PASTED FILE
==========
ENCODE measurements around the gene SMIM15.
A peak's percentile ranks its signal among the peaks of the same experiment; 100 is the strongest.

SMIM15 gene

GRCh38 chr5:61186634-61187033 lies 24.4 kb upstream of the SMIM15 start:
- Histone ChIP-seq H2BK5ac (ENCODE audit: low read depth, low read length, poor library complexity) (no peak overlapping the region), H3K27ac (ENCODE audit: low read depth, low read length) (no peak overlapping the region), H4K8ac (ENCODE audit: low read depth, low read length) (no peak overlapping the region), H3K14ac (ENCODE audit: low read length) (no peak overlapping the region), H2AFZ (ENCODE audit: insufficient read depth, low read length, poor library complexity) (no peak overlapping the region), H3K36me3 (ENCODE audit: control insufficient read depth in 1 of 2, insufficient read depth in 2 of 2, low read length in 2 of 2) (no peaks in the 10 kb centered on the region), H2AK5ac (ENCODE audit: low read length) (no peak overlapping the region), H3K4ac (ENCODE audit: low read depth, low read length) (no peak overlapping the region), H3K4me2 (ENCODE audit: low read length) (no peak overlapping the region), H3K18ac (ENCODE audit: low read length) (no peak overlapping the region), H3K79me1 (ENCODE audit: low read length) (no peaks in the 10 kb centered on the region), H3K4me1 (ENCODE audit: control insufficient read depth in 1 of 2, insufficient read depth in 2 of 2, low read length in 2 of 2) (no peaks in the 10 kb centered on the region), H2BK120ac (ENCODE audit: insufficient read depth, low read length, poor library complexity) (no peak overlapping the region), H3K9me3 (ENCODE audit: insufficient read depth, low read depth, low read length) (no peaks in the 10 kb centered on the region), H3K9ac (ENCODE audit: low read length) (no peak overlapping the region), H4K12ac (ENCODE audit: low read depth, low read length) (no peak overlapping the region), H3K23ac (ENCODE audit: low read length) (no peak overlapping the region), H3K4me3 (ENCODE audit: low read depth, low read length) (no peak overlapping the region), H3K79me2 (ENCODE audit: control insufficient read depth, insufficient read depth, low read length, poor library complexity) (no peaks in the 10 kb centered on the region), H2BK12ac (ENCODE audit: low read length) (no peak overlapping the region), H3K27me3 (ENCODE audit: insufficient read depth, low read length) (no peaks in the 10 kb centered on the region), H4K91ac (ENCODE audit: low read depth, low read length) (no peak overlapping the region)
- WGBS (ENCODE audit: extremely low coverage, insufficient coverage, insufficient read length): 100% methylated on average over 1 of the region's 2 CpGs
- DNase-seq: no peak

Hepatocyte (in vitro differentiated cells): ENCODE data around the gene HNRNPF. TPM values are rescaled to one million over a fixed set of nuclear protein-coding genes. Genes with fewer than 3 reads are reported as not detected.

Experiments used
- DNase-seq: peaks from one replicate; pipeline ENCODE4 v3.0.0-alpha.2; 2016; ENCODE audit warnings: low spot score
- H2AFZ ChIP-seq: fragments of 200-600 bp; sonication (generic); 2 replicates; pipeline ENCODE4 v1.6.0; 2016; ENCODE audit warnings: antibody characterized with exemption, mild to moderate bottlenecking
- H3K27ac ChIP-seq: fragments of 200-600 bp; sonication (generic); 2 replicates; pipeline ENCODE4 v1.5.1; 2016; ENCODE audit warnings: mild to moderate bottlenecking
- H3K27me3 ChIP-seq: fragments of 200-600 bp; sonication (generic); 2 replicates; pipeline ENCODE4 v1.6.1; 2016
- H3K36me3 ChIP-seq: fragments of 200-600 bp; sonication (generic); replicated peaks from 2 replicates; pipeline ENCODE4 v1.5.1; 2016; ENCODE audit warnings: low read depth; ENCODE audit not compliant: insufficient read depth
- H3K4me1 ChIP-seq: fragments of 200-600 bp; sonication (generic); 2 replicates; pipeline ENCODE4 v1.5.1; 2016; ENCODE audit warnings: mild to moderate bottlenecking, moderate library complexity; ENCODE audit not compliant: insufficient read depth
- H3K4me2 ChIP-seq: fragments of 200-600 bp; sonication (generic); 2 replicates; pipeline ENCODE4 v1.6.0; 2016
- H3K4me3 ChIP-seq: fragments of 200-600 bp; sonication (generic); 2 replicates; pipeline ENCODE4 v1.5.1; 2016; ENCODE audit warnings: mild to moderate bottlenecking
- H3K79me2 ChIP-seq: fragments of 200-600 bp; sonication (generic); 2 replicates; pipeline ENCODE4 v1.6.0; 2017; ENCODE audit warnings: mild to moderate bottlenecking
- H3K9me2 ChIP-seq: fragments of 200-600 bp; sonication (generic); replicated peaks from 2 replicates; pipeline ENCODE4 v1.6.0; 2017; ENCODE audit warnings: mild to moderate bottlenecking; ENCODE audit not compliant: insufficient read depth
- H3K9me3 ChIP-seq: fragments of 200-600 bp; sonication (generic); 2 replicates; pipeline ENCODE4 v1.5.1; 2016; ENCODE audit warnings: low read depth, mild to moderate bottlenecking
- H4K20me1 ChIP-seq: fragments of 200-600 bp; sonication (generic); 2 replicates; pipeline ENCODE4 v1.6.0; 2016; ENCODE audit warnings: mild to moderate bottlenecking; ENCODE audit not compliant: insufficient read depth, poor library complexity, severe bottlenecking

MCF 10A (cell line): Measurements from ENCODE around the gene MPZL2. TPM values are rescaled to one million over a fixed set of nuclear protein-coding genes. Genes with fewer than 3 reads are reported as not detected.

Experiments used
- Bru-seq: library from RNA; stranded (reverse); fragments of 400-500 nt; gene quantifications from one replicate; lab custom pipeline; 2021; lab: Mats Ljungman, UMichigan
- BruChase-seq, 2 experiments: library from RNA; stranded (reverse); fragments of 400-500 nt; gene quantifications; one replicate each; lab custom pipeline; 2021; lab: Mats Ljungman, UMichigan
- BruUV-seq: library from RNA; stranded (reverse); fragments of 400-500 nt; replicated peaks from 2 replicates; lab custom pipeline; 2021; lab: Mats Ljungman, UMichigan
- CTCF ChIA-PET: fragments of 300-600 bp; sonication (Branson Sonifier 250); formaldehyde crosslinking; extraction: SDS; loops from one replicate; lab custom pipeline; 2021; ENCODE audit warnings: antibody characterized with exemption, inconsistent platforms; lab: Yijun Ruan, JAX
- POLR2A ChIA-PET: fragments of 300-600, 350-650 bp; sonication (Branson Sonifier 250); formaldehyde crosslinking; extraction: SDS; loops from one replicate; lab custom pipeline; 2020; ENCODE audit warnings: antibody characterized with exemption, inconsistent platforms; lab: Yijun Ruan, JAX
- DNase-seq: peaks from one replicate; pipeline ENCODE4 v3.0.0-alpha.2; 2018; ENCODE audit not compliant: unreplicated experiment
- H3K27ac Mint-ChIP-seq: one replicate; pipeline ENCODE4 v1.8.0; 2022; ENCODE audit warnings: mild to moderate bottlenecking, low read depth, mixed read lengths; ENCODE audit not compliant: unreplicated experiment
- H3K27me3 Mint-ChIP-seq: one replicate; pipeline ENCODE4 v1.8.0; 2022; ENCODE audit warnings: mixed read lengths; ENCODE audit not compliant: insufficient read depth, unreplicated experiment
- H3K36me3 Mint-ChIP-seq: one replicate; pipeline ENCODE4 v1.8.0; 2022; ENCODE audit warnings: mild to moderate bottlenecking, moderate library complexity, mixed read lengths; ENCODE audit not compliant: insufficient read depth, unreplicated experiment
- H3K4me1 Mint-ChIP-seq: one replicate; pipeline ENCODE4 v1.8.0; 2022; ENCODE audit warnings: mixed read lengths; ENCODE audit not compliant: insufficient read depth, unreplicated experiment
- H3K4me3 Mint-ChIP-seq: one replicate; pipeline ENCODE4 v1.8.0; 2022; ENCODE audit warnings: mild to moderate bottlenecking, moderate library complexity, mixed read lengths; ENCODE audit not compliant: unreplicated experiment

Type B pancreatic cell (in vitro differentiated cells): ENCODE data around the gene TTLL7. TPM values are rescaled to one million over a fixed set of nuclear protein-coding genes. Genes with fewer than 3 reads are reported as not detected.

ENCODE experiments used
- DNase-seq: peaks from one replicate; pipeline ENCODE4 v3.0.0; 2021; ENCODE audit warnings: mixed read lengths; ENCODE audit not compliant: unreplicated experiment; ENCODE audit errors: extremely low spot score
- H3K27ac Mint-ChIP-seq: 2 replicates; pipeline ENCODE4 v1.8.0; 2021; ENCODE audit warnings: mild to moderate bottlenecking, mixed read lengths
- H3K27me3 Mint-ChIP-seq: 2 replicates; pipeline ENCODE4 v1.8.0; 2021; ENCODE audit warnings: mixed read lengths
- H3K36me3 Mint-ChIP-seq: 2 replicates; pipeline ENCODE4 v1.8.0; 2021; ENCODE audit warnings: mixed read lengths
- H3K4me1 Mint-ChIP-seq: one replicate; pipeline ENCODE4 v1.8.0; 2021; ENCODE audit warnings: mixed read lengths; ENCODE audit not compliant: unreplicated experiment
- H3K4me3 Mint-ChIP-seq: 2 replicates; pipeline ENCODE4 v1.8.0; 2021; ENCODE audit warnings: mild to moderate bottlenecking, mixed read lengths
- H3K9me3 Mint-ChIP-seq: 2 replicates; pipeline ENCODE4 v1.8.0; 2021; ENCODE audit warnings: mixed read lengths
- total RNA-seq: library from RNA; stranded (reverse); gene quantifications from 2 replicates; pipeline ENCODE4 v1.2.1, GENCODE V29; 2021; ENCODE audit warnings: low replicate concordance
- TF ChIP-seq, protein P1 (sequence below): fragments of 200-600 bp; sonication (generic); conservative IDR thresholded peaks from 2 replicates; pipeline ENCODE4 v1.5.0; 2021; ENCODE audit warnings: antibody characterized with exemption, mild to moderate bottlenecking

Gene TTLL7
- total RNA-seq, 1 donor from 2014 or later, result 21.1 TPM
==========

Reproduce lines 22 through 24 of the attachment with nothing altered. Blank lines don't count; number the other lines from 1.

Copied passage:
MCF 10A (cell line): Measurements from ENCODE around the gene MPZL2. TPM values are rescaled to one million over a fixed set of nuclear protein-coding genes. Genes with fewer than 3 reads are reported as not detected.

Experiments used
- Bru-seq: library from RNA; stranded (reverse); fragments of 400-500 nt; gene quantifications from one replicate; lab custom pipeline; 2021; lab: Mats Ljungman, UMichigan